Is India’s Sachin Tendulkar the greatest sportsman in the world?by Jay Elwes / July 20, 2011 / Leave a comment
The world’s best cricketer is on British soil this summer, in what may be his final tour of England. Sachin Tendulkar of India is here. There is a strong case that he is not only the greatest cricketer, but also at present the greatest sportsman in the world.
Tendulkar was born in Mumbai in 1973; his father, Ramesh, was a Marathi-language novelist. Sachin has always been special. In 1988, during a school match, he and a partner scored 664 runs between them, a record for any form of the game. Such was the ferocity of the onslaught that the bowlers were reduced to tears. This got him noticed, and the following year he was selected to make his first-class debut for Bombay aged only 15. Playing against professional cricketers, the boy scored a century. The following year he made his Test match debut for India against Pakistan. The Test match is the five-day long, most demanding form of the game. While batting, he was surprised by a quick delivery that hit him in the face, causing a nosebleed. Tendulkar did not leave the field and continued playing in a bloodstained shirt.
It was a harsh introduction, but since then his achievements in the international game have been astounding. He has scored more runs for India than any other player has ever scored for their country. In Test matches, for example, he has scored 14,692 runs—a fifth more again than the second-placed batsman, Ricky Ponting of Australia. In one-day international matches, the gap is even wider: Tendulkar has put away 18,111 runs, almost 35 per cent more than his nearest rival Sanath Jayasuria of Sri Lanka. Tendulkar is quantitatively the greatest batsman in the game. Discussions are underway to build a museum to his career in the city of Pune. There are no current bowlers of equivalent stature now that Australia’s Shane Warne and Sri Lanka’s Muttiah Muralitharan have retired.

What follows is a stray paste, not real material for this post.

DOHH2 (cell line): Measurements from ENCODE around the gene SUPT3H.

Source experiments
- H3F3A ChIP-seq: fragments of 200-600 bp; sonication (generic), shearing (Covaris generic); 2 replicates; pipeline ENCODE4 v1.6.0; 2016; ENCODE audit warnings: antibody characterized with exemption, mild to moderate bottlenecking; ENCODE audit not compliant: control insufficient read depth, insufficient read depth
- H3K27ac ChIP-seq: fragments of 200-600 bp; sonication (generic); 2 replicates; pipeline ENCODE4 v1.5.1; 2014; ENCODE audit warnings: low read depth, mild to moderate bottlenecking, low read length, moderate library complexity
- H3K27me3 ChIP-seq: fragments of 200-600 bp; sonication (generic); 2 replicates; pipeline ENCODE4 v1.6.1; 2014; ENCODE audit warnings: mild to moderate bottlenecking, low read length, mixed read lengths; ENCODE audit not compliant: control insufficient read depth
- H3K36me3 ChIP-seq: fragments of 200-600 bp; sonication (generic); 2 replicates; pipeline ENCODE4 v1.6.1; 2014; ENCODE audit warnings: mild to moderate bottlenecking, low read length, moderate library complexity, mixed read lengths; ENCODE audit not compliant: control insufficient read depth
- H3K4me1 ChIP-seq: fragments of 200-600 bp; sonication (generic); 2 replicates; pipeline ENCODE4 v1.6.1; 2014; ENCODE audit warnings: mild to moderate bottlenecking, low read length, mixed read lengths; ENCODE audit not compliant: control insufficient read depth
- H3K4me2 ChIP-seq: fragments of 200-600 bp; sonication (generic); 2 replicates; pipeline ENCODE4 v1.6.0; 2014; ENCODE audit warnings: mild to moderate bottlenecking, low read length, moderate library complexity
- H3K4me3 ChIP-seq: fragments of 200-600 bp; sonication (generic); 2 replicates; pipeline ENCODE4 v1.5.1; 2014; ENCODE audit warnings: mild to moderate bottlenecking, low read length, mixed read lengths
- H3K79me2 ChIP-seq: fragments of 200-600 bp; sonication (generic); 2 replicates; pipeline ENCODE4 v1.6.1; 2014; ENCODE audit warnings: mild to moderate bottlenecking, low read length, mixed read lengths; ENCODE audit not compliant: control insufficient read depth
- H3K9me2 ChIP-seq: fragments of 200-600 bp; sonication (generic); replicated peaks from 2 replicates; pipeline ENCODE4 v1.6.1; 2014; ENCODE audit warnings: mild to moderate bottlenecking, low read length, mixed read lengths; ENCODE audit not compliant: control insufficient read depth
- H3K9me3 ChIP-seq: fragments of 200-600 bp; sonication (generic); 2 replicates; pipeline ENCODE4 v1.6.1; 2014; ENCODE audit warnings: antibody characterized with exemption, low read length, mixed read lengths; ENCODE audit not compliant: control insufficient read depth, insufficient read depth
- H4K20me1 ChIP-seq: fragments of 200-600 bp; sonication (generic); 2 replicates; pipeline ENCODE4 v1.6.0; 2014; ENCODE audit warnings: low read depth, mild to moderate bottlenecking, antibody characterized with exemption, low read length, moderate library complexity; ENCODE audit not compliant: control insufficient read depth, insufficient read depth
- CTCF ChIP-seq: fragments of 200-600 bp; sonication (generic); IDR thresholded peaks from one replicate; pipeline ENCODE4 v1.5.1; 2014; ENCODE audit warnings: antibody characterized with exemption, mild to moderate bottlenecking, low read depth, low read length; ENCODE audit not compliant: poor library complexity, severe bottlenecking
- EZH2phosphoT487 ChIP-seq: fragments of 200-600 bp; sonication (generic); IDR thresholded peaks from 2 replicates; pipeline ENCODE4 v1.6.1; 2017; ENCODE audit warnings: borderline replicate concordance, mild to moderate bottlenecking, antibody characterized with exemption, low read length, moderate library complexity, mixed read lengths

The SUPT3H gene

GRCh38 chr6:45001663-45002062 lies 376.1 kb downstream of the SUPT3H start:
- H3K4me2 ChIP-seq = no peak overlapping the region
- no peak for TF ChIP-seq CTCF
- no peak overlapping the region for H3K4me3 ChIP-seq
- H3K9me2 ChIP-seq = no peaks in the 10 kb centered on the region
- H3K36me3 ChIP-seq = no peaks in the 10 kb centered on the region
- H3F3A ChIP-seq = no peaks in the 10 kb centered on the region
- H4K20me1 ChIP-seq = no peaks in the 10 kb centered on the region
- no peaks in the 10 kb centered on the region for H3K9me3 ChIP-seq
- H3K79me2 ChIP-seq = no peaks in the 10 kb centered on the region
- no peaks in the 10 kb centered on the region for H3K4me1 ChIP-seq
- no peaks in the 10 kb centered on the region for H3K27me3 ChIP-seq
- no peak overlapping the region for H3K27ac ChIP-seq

But numbers are not all—the aesthetic must not be overlooked. Some batsmen have risen in the game on account of their physical strength. Tendulkar, nicknamed the “Little Master,” stands only five feet four. He has become the best through a combination of hand-eye co-ordination and elegance. As the West Indian writer CLR James noted in his famous book Beyond a Boundary, “cricket does… contain genuinely artistic elements.” If this is true, then Tendulkar’s play is the strongest example of this artistry…